Utah (ABC4 News) – The period known as the “100 deadliest days” on Utah roads ended Labor Day. And the stats show that Utahns drove safer this summer.
The 100 Deadliest Days officially ended with 41 fewer fatalities than last year.
According to the Utah Department of Transportation, this has been the sharpest decrease in Utah road fatalities on record.
State officials have said more people die on Utah roadways between Memorial Day and Labor than any other time of the year.
Zero Fatalities Utah started a campaign to bring awareness to road fatalities in Utah during the summer months.
The campaign was created to focus efforts on behavioral changes that can save lives.
Utah Department of Transportation’s suggestions for keeping safe on the road:
- Schedule sober rides beforehand
- Don’t drive drowsy (Sleep will always win)
- Distracted driving
- Buckle up
- Restrain from aggressive driving
Zero Fatalities Utah changed the message, stating a goal to make this period Utah’s “100 Safest Days.”
According to Zero Fatalities Utah 151 lives have been lost on Utah roads so far in 2019. With 264 total lives lost on Utah roads in 2018 a 3.3%, decrease from 2017 with 273 lives lost.
While these lives lost are tragic, Colonel Michael Rapich, with the Utah Department of Public Safety says it’s important to compare this year 100 Deadliest Days total of 61 lives to last year’s 103.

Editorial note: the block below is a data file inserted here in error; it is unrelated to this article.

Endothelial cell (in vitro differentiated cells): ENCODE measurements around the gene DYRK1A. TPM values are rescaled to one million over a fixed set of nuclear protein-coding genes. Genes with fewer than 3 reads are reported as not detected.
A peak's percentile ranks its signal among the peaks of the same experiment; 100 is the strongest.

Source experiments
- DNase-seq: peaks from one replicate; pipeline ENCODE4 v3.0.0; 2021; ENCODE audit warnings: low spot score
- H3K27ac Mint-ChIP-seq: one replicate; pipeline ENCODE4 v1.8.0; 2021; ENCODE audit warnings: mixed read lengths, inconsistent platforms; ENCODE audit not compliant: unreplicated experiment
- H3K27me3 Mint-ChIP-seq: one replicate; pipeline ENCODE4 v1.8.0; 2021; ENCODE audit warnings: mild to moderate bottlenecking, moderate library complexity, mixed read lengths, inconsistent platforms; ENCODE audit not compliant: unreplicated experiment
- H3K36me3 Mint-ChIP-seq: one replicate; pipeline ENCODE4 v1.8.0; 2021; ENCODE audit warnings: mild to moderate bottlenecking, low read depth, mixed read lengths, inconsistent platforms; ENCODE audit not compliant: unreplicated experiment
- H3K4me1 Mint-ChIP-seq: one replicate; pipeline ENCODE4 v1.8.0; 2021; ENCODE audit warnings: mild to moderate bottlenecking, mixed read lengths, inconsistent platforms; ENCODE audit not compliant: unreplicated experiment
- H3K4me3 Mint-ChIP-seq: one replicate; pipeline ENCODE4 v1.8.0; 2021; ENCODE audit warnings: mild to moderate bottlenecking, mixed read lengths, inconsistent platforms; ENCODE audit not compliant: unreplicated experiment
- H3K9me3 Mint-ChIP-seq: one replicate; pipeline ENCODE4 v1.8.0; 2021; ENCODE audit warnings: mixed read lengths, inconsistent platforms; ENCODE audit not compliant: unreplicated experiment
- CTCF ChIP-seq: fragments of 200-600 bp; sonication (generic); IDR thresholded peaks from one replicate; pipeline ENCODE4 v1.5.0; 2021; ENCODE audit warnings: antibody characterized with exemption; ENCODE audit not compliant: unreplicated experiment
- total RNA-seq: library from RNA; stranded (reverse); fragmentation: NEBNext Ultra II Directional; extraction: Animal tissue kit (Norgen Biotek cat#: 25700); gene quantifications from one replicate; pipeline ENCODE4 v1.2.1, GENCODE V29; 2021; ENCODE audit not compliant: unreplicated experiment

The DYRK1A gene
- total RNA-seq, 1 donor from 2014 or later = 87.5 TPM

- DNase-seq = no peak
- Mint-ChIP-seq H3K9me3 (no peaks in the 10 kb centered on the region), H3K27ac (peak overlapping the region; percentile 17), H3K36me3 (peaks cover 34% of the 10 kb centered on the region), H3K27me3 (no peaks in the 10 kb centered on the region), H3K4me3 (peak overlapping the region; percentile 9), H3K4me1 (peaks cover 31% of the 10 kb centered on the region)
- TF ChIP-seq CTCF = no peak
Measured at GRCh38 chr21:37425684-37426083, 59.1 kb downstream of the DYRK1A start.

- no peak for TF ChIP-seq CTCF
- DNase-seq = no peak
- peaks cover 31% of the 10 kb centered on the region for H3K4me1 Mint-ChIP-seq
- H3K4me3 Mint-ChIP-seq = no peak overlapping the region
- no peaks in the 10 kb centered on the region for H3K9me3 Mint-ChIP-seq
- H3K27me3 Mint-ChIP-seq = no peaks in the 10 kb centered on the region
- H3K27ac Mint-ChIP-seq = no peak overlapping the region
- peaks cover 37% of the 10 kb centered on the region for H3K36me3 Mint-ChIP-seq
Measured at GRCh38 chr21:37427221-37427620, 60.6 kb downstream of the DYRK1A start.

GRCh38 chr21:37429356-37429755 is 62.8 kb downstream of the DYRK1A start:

“So 62, 62 represents an incredible increase for the positive, going the right direction and doing much much better than we did last year….the year before that and even the year before that,” Colonel Rapich says.
Colonel Rapich says the significant decrease in fatalities this year and during the 100 Deadliest Days is all thanks to law enforcement officers and us, the Utah drivers.
“Thank you to all of those who chose to slow down a little bit or not drive excessively in excessive speed. Thank you to all of those who put your phone down. Who decided that you know what getting safely and getting to, where I’m going and putting all my attention on the important responsibility of driving, is more important than whatever happens to come across that phone. And thank you to all of those who made the good decision that if you were going to drink, don’t let driving be apart of that.”
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